On the other hand, we note that $f$ is strictly increasing on $[0, \infty)$, and $$ \lim_{x \to \infty} f(x) = \lim_{x \to \infty} \frac{x^2-1}{x^2+1} = \lim_{x \to \infty} \frac{ 1 - \frac{1}{x^2}}{1 + \frac{1}{x^2}} = \frac{1-0}{1+0} = 1.$$ So we can conclude that $$ f(x) < 1 \ \mbox{ for all } x \in [ 0, \infty) \tag{5} $$ And, as $f$ is strictly decreasing on $(-1, 0]$ and as $$\lim_{x \to -1+} f(x) = \lim_{x \to -1+} \left( 2x^2-1 \right) = 1, $$ so we can conclude that $$f(x) < 1 \ \mbox{ for all } x \in (-1, 0]. \tag{6}$$ From (4), (5), and (6), we can conclude that $$ \left| f(x) \right\vert \leq 1 = \left| f(0) \right| = \left| f(0) \right| \ \mbox{ for all } x \in (-1, \infty). \tag{7} $$ Thus we have $M_0 = 1$.

From (*) above, we find that $$ f^{\prime\prime}(x) = \begin{cases} 4 \ & \ \mbox{ if } -1 < x \leq 0, \\ \frac{4}{(x^2+1)^2} - \frac{16x^2}{(x^2+1)^3} = \frac{4\left( 1-3x^2 \right) }{(x^2+1)^3} \ & \ \mbox{ if } 0 < x < \infty. \end{cases} \tag{**} $$ At $x = 0$, we find that $$ \lim_{h \to 0+} \frac{ f^\prime(h) - f^\prime(0)}{h} = \lim_{h \to 0+} \frac{4}{(h^2+1)^2} = 4, $$ and $$ \lim_{h \to 0-} \frac{ f^\prime(h) - f^\prime(0) }{h} = \lim_{h\to 0-} \frac{4h}{h} = 4, $$ and hence $f^{\prime\prime}(0) = 4$.

Now from (**) we see that $$ f^{\prime\prime}(x) \mbox{ is } \begin{cases} \mbox{ positive } \ & \mbox{ if } -1 < x < \frac{1}{\sqrt{3}}, \\ \mbox{ zero } \ & \mbox{ if } x = \frac{1}{ \sqrt{3}}, \\ \mbox{ negative } \ & \mbox{ if } \frac{1}{\sqrt{3}} < x < \infty. \end{cases} $$ Thus, $f^\prime$ is strictly increasing on $\left(-1, \frac{1}{\sqrt{3}} \right]$ and strictly decreasing on $\left[ \frac{1}{\sqrt{3}}, \infty \right)$. So $f^\prime$ has a local maximum value at $x = \frac{1}{\sqrt{3}}$, which, being the only extreme value of $f^\prime$, is also the absolute maximum value. Thus, $$ f^\prime \left( \frac{1}{\sqrt{3}}\right) = \frac{ \frac{4}{\sqrt{3}} }{ \left( \frac{1}{3} + 1 \right)^2 } = \frac{ \frac{4}{\sqrt{3}} }{ \frac{16}{9} } = \frac{3 \sqrt{3}}{4},$$ and $$f^\prime(x) \leq f^\prime \left( \frac{1}{\sqrt{3}}\right) = \frac{3 \sqrt{3}}{4} \ \mbox{ for all } x \in (-1, \infty). \tag{8} $$ From (*) we also note that $f^\prime(x) \to -4$ as $x \to -1+$, which together with (8) implies that $$ -4 < f^\prime(x) \leq \frac{3\sqrt{3}}{4} \ \mbox{ for all } x \in (-1, \infty), $$ and so $\left| f^\prime(x) \right| \to 4$ as $x \to -1+$, which implies that our $M_1 = 4$. Am I right?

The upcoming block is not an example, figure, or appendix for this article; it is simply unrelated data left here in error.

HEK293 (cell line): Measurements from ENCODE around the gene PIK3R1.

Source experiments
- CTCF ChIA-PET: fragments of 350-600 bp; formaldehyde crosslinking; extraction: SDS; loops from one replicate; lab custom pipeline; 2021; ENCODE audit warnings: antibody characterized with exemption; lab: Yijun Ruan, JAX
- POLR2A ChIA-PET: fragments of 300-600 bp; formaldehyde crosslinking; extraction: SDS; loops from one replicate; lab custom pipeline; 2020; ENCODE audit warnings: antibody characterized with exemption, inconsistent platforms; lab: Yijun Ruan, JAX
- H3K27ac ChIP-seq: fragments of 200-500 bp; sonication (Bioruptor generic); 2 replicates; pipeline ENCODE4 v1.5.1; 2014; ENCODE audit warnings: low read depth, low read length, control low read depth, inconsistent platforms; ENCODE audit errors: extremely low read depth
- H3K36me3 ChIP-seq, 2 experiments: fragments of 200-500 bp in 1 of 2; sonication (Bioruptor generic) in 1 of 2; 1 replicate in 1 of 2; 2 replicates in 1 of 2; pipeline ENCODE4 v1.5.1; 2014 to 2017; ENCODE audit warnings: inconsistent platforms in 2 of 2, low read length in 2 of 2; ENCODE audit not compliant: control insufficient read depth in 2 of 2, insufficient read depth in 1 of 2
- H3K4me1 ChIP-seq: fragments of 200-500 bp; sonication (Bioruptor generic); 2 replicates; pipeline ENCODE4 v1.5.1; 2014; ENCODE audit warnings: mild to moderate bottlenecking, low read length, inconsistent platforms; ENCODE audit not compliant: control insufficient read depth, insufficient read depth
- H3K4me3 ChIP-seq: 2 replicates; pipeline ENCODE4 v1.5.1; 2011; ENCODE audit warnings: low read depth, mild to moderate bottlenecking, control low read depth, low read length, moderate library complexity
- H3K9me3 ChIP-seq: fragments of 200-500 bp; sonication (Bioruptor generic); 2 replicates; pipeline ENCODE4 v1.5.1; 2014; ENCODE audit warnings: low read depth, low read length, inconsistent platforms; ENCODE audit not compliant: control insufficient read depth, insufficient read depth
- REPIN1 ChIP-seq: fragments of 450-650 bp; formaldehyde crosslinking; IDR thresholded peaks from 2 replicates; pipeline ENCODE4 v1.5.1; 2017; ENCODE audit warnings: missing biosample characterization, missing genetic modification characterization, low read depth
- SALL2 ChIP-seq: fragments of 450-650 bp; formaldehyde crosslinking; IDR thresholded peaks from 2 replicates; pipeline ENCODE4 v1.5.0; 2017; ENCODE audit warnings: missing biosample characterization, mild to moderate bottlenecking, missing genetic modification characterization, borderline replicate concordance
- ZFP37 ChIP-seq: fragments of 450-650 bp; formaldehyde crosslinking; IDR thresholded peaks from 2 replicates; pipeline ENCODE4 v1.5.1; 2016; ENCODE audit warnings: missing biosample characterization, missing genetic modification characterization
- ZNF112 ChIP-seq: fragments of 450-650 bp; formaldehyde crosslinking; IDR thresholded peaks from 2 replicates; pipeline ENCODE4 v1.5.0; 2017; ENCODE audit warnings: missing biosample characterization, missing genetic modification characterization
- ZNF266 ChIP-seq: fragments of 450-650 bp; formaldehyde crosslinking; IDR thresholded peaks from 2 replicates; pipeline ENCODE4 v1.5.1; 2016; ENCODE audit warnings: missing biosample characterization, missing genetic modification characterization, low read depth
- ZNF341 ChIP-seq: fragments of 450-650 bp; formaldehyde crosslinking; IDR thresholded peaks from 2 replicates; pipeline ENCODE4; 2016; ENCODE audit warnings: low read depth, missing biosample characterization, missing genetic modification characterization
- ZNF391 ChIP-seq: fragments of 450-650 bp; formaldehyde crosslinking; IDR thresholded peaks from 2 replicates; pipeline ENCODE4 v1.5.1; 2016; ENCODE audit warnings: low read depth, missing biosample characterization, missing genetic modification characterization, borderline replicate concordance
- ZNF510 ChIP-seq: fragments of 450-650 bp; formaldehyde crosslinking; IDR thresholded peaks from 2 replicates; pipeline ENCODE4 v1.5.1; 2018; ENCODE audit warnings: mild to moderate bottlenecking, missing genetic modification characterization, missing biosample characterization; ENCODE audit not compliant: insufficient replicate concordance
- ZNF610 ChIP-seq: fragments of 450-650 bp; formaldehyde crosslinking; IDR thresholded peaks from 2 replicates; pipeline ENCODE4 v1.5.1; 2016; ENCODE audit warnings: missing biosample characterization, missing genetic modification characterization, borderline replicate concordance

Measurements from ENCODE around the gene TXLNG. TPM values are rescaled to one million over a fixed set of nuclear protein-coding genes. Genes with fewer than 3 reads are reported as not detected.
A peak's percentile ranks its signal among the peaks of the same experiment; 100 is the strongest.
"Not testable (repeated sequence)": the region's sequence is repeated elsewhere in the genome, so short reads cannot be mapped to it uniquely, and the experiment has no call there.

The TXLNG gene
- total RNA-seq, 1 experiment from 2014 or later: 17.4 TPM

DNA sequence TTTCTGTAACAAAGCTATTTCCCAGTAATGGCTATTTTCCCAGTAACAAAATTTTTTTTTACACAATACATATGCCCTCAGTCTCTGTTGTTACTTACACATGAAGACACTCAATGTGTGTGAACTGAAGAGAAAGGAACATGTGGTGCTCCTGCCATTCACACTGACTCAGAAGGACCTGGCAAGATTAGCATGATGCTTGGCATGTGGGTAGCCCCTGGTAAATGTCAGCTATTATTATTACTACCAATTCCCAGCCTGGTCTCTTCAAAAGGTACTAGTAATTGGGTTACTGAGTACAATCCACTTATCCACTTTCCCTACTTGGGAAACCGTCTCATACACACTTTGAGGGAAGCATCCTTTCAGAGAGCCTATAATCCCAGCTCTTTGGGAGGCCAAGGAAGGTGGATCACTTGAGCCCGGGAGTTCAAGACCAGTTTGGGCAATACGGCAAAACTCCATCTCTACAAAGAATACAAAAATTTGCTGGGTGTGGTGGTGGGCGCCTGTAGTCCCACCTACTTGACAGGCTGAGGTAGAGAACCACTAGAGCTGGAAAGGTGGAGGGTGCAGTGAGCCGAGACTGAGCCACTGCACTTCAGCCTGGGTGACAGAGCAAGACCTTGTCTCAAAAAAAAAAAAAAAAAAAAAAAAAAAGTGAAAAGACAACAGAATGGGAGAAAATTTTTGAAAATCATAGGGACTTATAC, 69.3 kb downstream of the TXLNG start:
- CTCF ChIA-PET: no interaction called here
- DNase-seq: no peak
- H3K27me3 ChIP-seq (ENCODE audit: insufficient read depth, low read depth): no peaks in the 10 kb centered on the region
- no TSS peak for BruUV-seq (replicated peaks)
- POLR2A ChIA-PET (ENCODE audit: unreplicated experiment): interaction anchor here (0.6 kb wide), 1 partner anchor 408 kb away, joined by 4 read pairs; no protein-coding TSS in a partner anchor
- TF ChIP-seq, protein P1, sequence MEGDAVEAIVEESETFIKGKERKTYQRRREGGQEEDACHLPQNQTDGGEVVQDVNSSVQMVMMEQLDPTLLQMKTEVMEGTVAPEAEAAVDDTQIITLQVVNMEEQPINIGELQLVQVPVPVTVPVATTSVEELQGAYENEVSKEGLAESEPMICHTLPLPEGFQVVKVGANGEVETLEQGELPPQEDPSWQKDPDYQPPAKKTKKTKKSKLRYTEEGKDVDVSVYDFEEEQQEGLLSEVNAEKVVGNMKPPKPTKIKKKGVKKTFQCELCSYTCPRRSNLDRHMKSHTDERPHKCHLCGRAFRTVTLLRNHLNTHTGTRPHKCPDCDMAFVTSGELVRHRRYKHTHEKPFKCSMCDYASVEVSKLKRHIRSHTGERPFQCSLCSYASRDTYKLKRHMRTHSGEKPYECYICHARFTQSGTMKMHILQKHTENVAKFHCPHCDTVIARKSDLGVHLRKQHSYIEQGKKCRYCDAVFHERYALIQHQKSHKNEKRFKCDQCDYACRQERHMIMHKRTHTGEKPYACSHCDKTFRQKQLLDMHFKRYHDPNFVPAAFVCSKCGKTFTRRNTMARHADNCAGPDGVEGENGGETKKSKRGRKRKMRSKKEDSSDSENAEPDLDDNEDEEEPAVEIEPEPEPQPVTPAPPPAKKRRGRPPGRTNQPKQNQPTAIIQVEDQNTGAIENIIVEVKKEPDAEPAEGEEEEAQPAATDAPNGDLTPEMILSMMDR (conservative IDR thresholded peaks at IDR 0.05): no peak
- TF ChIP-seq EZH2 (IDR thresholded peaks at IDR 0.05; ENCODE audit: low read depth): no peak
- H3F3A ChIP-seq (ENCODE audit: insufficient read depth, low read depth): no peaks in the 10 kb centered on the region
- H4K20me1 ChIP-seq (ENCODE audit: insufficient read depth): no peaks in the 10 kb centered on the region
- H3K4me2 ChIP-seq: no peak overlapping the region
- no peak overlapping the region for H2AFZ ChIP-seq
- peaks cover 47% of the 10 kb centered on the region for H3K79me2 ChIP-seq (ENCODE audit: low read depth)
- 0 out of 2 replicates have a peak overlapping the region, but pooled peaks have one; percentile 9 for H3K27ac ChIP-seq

Now form (**) we see that $$ f^{(3)}(x) = \begin{cases} 0 \ & \ \mbox{ if } -1 < x \leq 0, \\ -\frac{24x}{(x^2+1)^3} + \frac{24x(3x^2-1) }{((x^2+1)^4 } = \frac{ 48x \left( x^2-1 \right)}{(x^2+1)^4} \ & \mbox{ if } 0 < x < \infty. \end{cases} \tag{***}$$ At $x = 0$, we find that $$ \lim_{h \to 0-} \frac{ f^{\prime\prime}(h) - f^{\prime\prime}(0)}{h} = \lim_{h \to 0-} \frac{4-4}{h} = 0,$$ and $$ \lim_{h \to 0+} \frac{ f^{\prime\prime}(h) - f^{\prime\prime}(0) }{h} = 4 \lim_{h \to 0+} \frac{ 1- 3h^2 - (h^2+1)^3 }{ h (h^2+1)^3} = 4 \lim_{h \to 0+} \frac{h^5-3 h^3- 6h }{ (h^2+1)^3} = 0,$$ showing that $f^{(3)}(0) = 0$.

Thus we find that $$ f^{(3)}(x) \ \mbox{ is } \begin{cases} \mbox{ negative } \ & \mbox{ if } 0 < x < 1, \\ \mbox{ zero } \ & \mbox{ if } -1 < x \leq 0 \ \mbox{ or if } x =1, \\ \mbox{ positive } \ & \mbox{ if } 1 < x < \infty. \end{cases} $$ Thus $f^{\prime\prime}$ is strictly decreasing on $[0, 1]$ and strictly increasing on $[1, \infty)$. So $f^{\prime\prime}$ has a local minimum at $x=1$, and $f^{\prime\prime}(1) = -1$, and moreover $f^{\prime\prime}(x) \to 0$ as $x \to \infty$. So $$0 \leq \left| f^{\prime\prime}(x) \right| \leq 4,$$ and $4 = f^{\prime\prime}(0)$. So our $M_2 = 4$, as required. Am I right?

Is whatever I've done so far correct? Is my approach correct? And if so, then is my solution correct and lucid enough in its presentation?

What is the situation for vector-valued functions?

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  • $\begingroup$ could be streamlined a bit but otherwise this looks good (+1) $\endgroup$ – tired May 14 '17 at 22:30
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    $\begingroup$ Wow you typed a lot $\endgroup$ – user217285 May 14 '17 at 23:02
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    $\begingroup$ For vector valued function, you might consider the function defined by $g(x)=f(x)\cdot c$, where $c$ is a constant vector, then apply the result to $g$, and use Cauchy-Schwartz inequality. $\endgroup$ – Li Chun Min May 14 '17 at 23:35
  • $\begingroup$ @tired can you please point out exactly where my proof is in need of streamlining? I'd be grateful. $\endgroup$ – Saaqib Mahmood May 15 '17 at 13:30